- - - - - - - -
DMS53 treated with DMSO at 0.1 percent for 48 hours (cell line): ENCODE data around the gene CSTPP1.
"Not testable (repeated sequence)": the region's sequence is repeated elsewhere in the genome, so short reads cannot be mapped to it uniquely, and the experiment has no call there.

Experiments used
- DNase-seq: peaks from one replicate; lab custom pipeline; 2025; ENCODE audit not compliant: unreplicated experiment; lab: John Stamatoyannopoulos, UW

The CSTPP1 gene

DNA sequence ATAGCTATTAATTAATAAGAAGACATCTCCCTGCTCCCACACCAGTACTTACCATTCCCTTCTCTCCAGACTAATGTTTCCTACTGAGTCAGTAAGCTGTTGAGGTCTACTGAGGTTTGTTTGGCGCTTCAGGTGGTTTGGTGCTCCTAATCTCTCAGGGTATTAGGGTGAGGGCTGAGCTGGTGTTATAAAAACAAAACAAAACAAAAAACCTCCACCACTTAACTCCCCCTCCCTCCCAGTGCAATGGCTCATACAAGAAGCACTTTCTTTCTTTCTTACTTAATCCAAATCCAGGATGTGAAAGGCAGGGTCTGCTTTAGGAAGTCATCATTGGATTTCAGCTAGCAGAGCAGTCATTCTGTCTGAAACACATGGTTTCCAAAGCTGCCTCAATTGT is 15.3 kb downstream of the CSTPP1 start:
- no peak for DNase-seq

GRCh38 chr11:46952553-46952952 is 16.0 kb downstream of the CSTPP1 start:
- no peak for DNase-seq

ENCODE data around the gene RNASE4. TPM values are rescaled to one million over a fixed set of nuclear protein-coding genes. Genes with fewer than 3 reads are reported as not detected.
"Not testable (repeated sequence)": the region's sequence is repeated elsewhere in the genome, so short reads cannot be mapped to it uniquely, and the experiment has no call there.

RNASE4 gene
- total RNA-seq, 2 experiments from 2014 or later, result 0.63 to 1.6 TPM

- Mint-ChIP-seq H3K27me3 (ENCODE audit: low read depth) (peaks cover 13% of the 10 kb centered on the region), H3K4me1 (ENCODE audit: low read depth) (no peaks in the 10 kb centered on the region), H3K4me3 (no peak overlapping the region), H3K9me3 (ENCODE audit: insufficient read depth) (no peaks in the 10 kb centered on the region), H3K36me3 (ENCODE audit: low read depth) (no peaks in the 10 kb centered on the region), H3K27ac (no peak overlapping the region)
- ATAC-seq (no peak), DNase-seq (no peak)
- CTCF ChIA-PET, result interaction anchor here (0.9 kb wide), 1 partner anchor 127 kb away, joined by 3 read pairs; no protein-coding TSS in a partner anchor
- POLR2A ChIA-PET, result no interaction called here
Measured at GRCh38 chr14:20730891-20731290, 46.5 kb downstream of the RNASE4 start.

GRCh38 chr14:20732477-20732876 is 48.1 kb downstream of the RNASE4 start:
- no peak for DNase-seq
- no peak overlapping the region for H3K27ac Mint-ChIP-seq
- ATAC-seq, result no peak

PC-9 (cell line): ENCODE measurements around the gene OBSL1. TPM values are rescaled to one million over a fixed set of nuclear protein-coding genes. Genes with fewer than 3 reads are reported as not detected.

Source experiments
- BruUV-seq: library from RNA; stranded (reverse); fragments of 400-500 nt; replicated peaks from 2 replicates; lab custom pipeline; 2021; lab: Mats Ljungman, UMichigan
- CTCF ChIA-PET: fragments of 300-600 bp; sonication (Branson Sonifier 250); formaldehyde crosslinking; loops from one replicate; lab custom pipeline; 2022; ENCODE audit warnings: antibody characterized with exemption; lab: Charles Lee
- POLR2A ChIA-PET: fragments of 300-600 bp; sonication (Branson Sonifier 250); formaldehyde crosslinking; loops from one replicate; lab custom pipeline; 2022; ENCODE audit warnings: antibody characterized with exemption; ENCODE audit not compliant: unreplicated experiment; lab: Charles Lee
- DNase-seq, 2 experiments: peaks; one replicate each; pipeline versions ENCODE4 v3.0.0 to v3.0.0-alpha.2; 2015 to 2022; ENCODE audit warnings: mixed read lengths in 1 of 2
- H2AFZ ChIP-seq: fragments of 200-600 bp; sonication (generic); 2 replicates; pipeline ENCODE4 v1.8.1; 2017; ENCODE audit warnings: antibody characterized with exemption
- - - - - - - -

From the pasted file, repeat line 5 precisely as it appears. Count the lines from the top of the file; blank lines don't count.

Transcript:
The CSTPP1 gene